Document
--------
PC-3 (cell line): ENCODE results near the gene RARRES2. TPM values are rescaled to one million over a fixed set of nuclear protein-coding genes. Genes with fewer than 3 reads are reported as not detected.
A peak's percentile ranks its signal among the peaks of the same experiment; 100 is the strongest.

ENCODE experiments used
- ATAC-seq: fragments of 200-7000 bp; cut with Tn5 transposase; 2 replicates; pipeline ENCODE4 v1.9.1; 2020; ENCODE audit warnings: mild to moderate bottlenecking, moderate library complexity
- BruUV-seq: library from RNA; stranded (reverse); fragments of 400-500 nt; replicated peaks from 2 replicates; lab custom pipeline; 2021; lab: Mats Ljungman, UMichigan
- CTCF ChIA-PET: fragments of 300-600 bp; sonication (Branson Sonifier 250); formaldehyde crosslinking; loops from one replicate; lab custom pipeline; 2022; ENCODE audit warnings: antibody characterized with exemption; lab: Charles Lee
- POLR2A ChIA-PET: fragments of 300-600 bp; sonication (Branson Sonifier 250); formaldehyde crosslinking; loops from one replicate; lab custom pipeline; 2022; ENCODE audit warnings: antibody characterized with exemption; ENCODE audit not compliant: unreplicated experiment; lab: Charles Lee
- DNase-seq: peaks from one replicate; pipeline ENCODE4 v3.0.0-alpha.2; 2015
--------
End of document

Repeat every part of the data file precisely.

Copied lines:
PC-3 (cell line): ENCODE results near the gene RARRES2. TPM values are rescaled to one million over a fixed set of nuclear protein-coding genes. Genes with fewer than 3 reads are reported as not detected.
A peak's percentile ranks its signal among the peaks of the same experiment; 100 is the strongest.

ENCODE experiments used
- ATAC-seq: fragments of 200-7000 bp; cut with Tn5 transposase; 2 replicates; pipeline ENCODE4 v1.9.1; 2020; ENCODE audit warnings: mild to moderate bottlenecking, moderate library complexity
- BruUV-seq: library from RNA; stranded (reverse); fragments of 400-500 nt; replicated peaks from 2 replicates; lab custom pipeline; 2021; lab: Mats Ljungman, UMichigan
- CTCF ChIA-PET: fragments of 300-600 bp; sonication (Branson Sonifier 250); formaldehyde crosslinking; loops from one replicate; lab custom pipeline; 2022; ENCODE audit warnings: antibody characterized with exemption; lab: Charles Lee
- POLR2A ChIA-PET: fragments of 300-600 bp; sonication (Branson Sonifier 250); formaldehyde crosslinking; loops from one replicate; lab custom pipeline; 2022; ENCODE audit warnings: antibody characterized with exemption; ENCODE audit not compliant: unreplicated experiment; lab: Charles Lee
- DNase-seq: peaks from one replicate; pipeline ENCODE4 v3.0.0-alpha.2; 2015